I managed to get the girls down to Cindy's again for some work in the arena and give them some actual s-p-a-c-e to do their jobs. Oh happy joy what a difference it makes...
The TB mare wasn't too sure about things last time. Holding her attention was not easy to do. She was looking around, cutting her corners and cheating her circles on me. Bad, just bad. This time I decided to work her in the lines so she could sort out her own inner demons and get it right on her own. Well, that was not a bad option. She started out pretty good. Still looking around but with the lines I could keep her out on her circles and keep them more rounded in shape. Still looking around and a little high strung, but manageable and not too bad.
Her trot was light, forward and springy again, just like it has been at home. Cindy agreed she would make a gorgeous driving horse when and if we ever get to that point. Right now it's saddle work, because that's what I have the tack to do. Several laps around and since the mare was doing well both directions it was time to quit. She had worked up a decent sweat so I would end it with a walk as her cool down. Problem was, she just would not settle down. My mare got so worked up about not walking that she was soon wet & sweaty all over. I wasn't letting her stop there. We don't end like that so she pranced and jigged, walked a few strides and pranced and jigged some more. She stopped staying straight in the lines and began to swing her butt in towards me as her mind focused on things outside the arena. Eventually we ended up in one corner and she did settle down some or at least enough to cool off and stop, but I know where the holes are now and what she needs to work on.
The TB mare got tied up to the fence while I rode the WB mare. Aruba is starting to move so much nicer even when I'm not on her as a result of learning how to carry herself properly. She is beginning to overstep at the walk, although I notice she is not quite there on the right side as much as the left. She is striding out and really developing what my friend refers to as 'the storm trooper walk'. It is where the horse is walking so bold and forward it becomes almost like a march. In dressage the walk is usually worth double points and can really make a difference in your scores.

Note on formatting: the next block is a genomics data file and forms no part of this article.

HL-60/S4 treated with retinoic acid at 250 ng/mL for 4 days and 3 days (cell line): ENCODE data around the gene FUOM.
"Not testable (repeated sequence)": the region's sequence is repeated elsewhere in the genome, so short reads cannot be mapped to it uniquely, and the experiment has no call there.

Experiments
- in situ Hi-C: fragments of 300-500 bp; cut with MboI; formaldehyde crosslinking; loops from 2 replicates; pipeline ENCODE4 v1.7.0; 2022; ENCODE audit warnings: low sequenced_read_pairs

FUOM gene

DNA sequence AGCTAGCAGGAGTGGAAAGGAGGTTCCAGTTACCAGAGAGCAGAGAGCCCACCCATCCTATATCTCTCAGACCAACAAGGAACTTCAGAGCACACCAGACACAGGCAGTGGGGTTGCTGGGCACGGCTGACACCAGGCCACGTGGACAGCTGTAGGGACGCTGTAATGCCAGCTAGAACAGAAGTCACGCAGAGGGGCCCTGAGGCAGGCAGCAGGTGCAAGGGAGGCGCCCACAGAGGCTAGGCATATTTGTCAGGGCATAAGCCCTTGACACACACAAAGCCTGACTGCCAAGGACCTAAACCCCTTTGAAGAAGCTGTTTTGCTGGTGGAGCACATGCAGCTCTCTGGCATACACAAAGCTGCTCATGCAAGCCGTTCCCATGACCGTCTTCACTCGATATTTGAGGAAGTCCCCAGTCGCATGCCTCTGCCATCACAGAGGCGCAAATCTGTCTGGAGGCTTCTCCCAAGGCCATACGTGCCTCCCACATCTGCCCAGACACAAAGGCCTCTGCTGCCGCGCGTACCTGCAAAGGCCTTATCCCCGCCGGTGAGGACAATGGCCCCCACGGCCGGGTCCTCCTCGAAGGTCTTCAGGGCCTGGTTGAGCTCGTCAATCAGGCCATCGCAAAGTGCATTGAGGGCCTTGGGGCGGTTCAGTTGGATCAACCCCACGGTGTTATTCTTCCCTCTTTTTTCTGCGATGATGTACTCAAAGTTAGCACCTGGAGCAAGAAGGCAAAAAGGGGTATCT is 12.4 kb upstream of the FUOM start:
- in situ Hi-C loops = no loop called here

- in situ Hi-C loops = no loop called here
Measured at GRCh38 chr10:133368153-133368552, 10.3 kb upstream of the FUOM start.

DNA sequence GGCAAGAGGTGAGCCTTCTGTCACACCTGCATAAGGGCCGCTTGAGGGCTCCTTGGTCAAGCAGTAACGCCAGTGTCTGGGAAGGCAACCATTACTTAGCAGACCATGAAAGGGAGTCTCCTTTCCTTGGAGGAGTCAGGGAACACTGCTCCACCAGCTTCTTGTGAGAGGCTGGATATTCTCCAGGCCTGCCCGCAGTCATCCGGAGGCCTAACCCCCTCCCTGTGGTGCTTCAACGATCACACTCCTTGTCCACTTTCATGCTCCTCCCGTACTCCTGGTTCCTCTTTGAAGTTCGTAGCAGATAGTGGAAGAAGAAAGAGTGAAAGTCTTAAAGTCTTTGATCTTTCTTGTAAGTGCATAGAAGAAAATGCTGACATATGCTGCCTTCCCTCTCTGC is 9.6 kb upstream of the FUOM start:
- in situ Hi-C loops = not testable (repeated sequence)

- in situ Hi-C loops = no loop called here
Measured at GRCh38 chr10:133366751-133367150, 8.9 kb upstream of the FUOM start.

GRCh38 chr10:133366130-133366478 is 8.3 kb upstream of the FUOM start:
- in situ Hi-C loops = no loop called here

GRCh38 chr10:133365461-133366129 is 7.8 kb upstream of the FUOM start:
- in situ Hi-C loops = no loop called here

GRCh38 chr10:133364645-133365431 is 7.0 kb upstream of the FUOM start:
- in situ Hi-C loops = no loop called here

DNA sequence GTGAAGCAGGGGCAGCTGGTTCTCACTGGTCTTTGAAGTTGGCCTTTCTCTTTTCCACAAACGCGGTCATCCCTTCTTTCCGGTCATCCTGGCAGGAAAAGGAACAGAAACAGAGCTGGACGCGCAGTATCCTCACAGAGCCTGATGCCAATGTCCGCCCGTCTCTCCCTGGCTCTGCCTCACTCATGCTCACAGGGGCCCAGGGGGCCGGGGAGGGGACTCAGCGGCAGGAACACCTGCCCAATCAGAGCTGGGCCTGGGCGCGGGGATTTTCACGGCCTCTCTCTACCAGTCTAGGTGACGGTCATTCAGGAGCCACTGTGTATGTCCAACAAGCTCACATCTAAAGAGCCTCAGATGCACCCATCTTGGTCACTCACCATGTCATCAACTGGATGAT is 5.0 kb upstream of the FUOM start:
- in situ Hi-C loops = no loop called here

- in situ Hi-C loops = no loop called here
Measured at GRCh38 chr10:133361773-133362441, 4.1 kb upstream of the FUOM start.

Another thing I disputed with my friend is this mare reaching out and down, as in long and low work. She just never did it, not even loose or when lunging. Well guess what? Aruba found her niche and relaxed into long and low work, reaching out and down while at the trot no less. We made several laps that way going both directions. Although I praised her a lot the whole time I was also arguing with myself in my thoughts with each stride.
On one hand I was thinking- She's doing it, any time would be okay to stop. You got what you wanted, you got what you were asking for, now reward her by letting her stop. Don't push her too long, too hard or too far or it's going to turn to crap at some point and you will lose what you've gained so far. Quit while you're ahead.
Then there was the other side of my brain saying- She's doing it! LET HER! Let her do it as long as she can. The way to build up those muscles is to do this and push for a little more, a little longer each time. Take what she is giving you and accept it. Just go with it.
I was also thinking- Keep your hands wide, give her somewhere to go.... Aruba did awesome and I did end up stopping her while she was going around. She did well enough, why push it too far? That was another thing I have changed- the way I ask her for a stop. My friend had suggested some things, ways to let the horse know something is coming, then ask. Don't just fire off with a 'Whoa' and expect an abrupt halt. Sure my pony Kat does it, but that's a whole different story. He's also a lot shorter and more compact- apples & oranges.
Aruba is getting there. The more we work at things, the better things will get. Although there were no pictures from Saturday nights ride, my friend is still excited for me and glad she could help. I did send some to her the other day with Aruba under saddle. Unfortunately, I am not ON her in them. I can't be on both sides of the camera. Although they are not clear, the details don't distract from the overall and she could see that the horse is moving differently already. If I can get them posted, I will.